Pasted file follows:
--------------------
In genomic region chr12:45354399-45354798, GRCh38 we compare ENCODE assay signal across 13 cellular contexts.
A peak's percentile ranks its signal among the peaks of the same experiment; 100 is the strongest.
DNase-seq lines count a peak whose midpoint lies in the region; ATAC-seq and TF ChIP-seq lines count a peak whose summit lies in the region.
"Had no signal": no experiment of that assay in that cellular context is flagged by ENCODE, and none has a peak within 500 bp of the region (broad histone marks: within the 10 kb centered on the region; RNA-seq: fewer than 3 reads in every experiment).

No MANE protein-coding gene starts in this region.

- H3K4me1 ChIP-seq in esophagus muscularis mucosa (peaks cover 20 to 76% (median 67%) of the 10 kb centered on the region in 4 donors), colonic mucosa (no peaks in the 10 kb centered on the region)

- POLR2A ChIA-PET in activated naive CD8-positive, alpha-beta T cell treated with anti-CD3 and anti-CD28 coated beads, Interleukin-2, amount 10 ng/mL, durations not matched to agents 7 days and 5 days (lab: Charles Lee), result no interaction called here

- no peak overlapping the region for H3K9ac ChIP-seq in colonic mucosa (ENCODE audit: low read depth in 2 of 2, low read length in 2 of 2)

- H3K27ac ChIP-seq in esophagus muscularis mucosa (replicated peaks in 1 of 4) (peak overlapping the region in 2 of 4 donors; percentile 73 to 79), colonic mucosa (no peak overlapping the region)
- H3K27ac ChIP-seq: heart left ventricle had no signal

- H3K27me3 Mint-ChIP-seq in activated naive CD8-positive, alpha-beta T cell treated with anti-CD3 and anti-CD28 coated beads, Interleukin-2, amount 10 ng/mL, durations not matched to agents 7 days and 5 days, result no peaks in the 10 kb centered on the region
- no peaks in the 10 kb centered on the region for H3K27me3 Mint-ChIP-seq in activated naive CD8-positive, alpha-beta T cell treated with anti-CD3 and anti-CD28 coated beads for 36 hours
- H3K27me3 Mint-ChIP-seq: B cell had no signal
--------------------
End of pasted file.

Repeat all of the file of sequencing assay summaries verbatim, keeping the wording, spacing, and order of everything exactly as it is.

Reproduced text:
In genomic region chr12:45354399-45354798, GRCh38 we compare ENCODE assay signal across 13 cellular contexts.
A peak's percentile ranks its signal among the peaks of the same experiment; 100 is the strongest.
DNase-seq lines count a peak whose midpoint lies in the region; ATAC-seq and TF ChIP-seq lines count a peak whose summit lies in the region.
"Had no signal": no experiment of that assay in that cellular context is flagged by ENCODE, and none has a peak within 500 bp of the region (broad histone marks: within the 10 kb centered on the region; RNA-seq: fewer than 3 reads in every experiment).

No MANE protein-coding gene starts in this region.

- H3K4me1 ChIP-seq in esophagus muscularis mucosa (peaks cover 20 to 76% (median 67%) of the 10 kb centered on the region in 4 donors), colonic mucosa (no peaks in the 10 kb centered on the region)

- POLR2A ChIA-PET in activated naive CD8-positive, alpha-beta T cell treated with anti-CD3 and anti-CD28 coated beads, Interleukin-2, amount 10 ng/mL, durations not matched to agents 7 days and 5 days (lab: Charles Lee), result no interaction called here

- no peak overlapping the region for H3K9ac ChIP-seq in colonic mucosa (ENCODE audit: low read depth in 2 of 2, low read length in 2 of 2)

- H3K27ac ChIP-seq in esophagus muscularis mucosa (replicated peaks in 1 of 4) (peak overlapping the region in 2 of 4 donors; percentile 73 to 79), colonic mucosa (no peak overlapping the region)
- H3K27ac ChIP-seq: heart left ventricle had no signal

- H3K27me3 Mint-ChIP-seq in activated naive CD8-positive, alpha-beta T cell treated with anti-CD3 and anti-CD28 coated beads, Interleukin-2, amount 10 ng/mL, durations not matched to agents 7 days and 5 days, result no peaks in the 10 kb centered on the region
- no peaks in the 10 kb centered on the region for H3K27me3 Mint-ChIP-seq in activated naive CD8-positive, alpha-beta T cell treated with anti-CD3 and anti-CD28 coated beads for 36 hours
- H3K27me3 Mint-ChIP-seq: B cell had no signal